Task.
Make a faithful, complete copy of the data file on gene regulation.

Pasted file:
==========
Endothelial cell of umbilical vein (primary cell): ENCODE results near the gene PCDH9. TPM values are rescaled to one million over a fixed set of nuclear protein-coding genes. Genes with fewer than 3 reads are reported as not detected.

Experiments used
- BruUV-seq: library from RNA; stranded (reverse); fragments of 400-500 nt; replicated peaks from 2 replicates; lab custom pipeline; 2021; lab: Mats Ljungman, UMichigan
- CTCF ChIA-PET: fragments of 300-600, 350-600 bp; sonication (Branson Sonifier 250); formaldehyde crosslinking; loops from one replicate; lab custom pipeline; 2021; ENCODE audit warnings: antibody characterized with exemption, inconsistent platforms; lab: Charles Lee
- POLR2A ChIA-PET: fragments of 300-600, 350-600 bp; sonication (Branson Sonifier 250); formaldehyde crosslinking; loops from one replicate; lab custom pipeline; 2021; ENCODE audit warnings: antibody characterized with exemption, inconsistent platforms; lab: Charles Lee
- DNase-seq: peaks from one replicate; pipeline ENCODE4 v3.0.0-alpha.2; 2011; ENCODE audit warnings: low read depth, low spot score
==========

Endothelial cell of umbilical vein (primary cell): ENCODE results near the gene PCDH9. TPM values are rescaled to one million over a fixed set of nuclear protein-coding genes. Genes with fewer than 3 reads are reported as not detected.

Experiments used
- BruUV-seq: library from RNA; stranded (reverse); fragments of 400-500 nt; replicated peaks from 2 replicates; lab custom pipeline; 2021; lab: Mats Ljungman, UMichigan
- CTCF ChIA-PET: fragments of 300-600, 350-600 bp; sonication (Branson Sonifier 250); formaldehyde crosslinking; loops from one replicate; lab custom pipeline; 2021; ENCODE audit warnings: antibody characterized with exemption, inconsistent platforms; lab: Charles Lee
- POLR2A ChIA-PET: fragments of 300-600, 350-600 bp; sonication (Branson Sonifier 250); formaldehyde crosslinking; loops from one replicate; lab custom pipeline; 2021; ENCODE audit warnings: antibody characterized with exemption, inconsistent platforms; lab: Charles Lee
- DNase-seq: peaks from one replicate; pipeline ENCODE4 v3.0.0-alpha.2; 2011; ENCODE audit warnings: low read depth, low spot score